El Salvador Mines Free Money

El Salvador declared BTC as legal tender. Not as a substitute for the Salvadorian Colon’ but as a parallel currency. BTC is a means of world wide transfer of money and much of Salvadorian economy is based on remittance from abroad. BTC is a means for individuals to save. It’s volatile but it’s property none the less and never has gone to zero. BTC can be borrowed against and lent. My Coinbase account pays 6% if I choose to tie it up, and I can borrow about 10% of my principle value. Not much need of an “emergency account” if I can borrow 100K against 1M BTC using a mouse click. All of this is swell and may make a difference to commerce in El Salvador but how do they mine free money?

El Salvador’s power generation is state owned. The power source is geothermal from Volcanos. El Salvador has many volcanos. BTC is hard currency meaning there is a basis for it’s value. In that respect it is like gold. Gold costs about $900 dollars an ounce to mine. Anything above $900 is profit. Below $900 the mine shuts down. There is therefore an energy equivalent measured in GW which is equivalent to an ounce of gold. Energy is the universal currency. BTC likewise has an energy equivalent. The data looks like it takes 72 terawatts of power to mine 1 BTC, and it takes 10 minutes to mine a BTC. Geo-thermal power generation is 95% efficient in El Salvador. The byproduct is water vapor as in nearly 100% green. So El Salvador turns an abundant natural resource (heat) into money in a highly efficient way to benefit it’s citizens, and the result is portable and enriches a poor country. Effectively El Salvador is turning heat into gold in a way that does not harm the environment.

El Salvador isn’t the only one. Greenland uses abundant geo-thermal and hydro-electricity to mine BTC. Greenland is the worlds largest Island. It is a true land of power. People laughed at Trump for wanting to buy Greenland, but if you can mine BTC for free maybe it’s not that stupid. Greenland has no way to export it’s riches of power as it’s an Island that sits between the Arctic and Atlantic oceans, but I bet Greenland has no trouble exporting BTC. BTC in fact becomes the transmission wires that connects Greenland and those who need what Greenland has to offer. I wonder how many GW of power are used to dry people’s underwear or heat up their coffee or run the refrigerators and A/C?

Imagine how many poor countries are sitting on the gold mine of BTC mining. Imagine the international commerce that natural resource will provide.

4 Replies to “El Salvador Mines Free Money”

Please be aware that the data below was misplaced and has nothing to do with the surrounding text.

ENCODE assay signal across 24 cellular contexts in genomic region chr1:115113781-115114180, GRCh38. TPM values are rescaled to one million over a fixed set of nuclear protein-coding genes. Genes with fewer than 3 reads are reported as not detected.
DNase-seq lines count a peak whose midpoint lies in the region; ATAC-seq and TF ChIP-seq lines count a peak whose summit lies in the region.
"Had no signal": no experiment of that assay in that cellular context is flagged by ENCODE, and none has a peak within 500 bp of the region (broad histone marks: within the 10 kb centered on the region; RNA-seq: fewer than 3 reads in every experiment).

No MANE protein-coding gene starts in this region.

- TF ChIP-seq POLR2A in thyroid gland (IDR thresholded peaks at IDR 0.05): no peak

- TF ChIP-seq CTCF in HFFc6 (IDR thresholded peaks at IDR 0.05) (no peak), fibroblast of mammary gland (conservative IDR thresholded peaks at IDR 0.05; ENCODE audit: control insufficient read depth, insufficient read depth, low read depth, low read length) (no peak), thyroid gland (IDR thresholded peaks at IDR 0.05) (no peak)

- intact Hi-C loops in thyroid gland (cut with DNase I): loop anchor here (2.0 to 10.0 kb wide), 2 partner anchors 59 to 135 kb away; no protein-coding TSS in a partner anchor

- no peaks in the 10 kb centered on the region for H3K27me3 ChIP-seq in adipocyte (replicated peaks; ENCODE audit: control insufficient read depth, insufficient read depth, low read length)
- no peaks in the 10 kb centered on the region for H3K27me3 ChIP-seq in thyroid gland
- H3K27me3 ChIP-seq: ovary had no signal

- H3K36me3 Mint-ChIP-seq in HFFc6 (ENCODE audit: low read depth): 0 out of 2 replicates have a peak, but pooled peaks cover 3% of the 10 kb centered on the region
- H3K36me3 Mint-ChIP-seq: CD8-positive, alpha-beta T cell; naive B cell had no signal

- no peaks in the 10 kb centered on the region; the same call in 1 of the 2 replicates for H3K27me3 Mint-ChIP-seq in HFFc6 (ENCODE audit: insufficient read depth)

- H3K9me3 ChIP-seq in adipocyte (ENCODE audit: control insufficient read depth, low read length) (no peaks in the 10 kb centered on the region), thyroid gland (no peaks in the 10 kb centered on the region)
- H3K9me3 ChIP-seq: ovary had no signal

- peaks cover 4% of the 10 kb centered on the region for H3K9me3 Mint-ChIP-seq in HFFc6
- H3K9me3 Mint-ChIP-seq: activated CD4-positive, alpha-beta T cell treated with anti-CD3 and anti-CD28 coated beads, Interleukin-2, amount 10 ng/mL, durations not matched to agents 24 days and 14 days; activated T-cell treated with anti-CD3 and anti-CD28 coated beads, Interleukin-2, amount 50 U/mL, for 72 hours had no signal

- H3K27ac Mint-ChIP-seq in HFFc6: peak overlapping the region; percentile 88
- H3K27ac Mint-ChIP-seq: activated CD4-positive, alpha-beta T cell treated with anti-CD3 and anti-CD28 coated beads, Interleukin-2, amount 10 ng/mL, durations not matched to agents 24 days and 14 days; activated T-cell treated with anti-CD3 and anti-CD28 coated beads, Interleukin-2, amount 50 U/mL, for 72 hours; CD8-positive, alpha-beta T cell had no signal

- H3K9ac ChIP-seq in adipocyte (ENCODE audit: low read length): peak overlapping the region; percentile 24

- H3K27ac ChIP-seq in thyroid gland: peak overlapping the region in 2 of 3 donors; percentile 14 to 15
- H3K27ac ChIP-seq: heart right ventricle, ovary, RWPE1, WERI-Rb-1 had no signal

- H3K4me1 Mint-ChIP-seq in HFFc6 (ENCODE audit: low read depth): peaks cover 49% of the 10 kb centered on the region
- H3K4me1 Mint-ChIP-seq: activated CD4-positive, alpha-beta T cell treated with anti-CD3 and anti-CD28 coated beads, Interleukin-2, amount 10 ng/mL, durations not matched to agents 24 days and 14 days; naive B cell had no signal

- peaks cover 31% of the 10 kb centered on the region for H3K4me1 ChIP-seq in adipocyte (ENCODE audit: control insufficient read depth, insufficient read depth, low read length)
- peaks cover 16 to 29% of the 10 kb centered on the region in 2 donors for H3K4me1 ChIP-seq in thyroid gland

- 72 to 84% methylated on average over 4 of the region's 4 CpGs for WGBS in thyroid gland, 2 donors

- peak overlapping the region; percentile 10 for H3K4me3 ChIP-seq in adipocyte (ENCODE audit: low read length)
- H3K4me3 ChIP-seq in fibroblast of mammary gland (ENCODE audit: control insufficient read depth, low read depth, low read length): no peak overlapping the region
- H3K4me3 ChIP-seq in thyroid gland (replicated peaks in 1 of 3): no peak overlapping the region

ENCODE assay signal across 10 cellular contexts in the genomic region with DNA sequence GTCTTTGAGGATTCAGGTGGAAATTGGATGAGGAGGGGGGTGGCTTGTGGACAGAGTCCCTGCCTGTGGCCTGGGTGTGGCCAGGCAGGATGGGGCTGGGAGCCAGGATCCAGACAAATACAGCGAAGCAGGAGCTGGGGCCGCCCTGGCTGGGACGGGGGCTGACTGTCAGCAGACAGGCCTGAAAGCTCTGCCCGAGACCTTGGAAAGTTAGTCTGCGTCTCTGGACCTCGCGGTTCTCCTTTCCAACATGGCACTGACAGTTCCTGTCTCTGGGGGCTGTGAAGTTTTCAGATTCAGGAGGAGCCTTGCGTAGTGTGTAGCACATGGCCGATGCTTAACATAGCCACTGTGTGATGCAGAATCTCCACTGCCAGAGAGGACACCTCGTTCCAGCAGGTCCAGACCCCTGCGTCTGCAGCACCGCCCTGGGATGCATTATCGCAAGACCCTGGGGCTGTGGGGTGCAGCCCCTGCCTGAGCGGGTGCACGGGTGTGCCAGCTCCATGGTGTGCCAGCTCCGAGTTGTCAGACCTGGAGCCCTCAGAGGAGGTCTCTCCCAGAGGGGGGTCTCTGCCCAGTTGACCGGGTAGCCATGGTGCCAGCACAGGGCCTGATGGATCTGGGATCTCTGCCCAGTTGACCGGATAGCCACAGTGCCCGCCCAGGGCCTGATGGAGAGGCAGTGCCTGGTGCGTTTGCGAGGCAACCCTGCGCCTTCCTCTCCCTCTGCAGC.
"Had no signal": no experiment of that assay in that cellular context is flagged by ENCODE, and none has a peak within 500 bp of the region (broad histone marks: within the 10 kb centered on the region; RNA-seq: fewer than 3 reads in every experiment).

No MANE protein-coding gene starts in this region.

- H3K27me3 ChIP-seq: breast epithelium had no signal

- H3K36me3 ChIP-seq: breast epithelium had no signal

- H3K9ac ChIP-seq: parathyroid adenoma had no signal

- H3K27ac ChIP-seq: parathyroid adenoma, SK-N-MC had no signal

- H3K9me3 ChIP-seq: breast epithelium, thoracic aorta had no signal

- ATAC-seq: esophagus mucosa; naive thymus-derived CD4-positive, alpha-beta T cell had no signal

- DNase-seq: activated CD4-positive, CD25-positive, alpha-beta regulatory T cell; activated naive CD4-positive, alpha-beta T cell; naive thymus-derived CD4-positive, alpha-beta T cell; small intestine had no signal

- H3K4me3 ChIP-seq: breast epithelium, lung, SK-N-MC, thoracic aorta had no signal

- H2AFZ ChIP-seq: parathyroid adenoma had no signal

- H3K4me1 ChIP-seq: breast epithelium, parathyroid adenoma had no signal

1. I’ve heard of people receiving high yields on their cryptocurrency in various institutions. I’m still not quite sure how they afford to pay such high yields I’m assuming they’re acting as a bank and lending it out I didn’t even higher yield. Have you found any negatives of allowing your cryptocurrency to receive a yield? Such as Time requirements, etc. Is there a threat of loss of the cryptocurrency? Thanks

    1. To short sell anything you need to “own” it. If you don’t own it you can rent it and back up the risk with currency or collateral. So the 6% comes from providing liquidity to the derivative markets. The derivative trader makes (or looses) his money off the spread (total profit – total cost) = net profit. I don’t leverage my BTC presently as I’m in a situation where I’m trying to control my income for tax reasons. Another way to realize yield is to stake something like the ETH 2.0 protocol with your ETH. As to safety, it’s a private but contracted transaction so it’s like corporate bonds. 5% was typical on passbook accounts 40 years ago. It just shows you how you’ve been trained to think that getting 20 points on a bank account is somehow “normal”. In a land where there isn’t banking, crypto banking might be a pretty good deal.

    1. https://www.wsj.com/articles/coinbases-new-customer-incentive-interest-payments-with-a-crypto-twist-11553855400

      You may need a professional account. My point was banks are making all the interest by holding FED reserves. They don’t make loans anymore and pay account holders 10 or 20 bp on a 230 bp guaranteed profit. Crypto’s although not insured are a means for the average guy to access some return. BlockFi is a Gemini product owned by the Winklevoss to promote this kind of lending activity. At some point I’m going to give this a try with a small amount of money and see how it works. There are programs that allow you to “yield farm” various projects to max yield and gain diversity. This video is older but gives some idea of how DiFi and yield farming works. It’s at least as interesting from an investing perspective as property co-ops.

      Let me make it clear I’m not promoting either DiFi or yield farming. I’ve spent some time learning about it, but since I’m not going to invest, the landscape will undoubtedly be different when I pull the trigger so I’ll have to relearn everything then.

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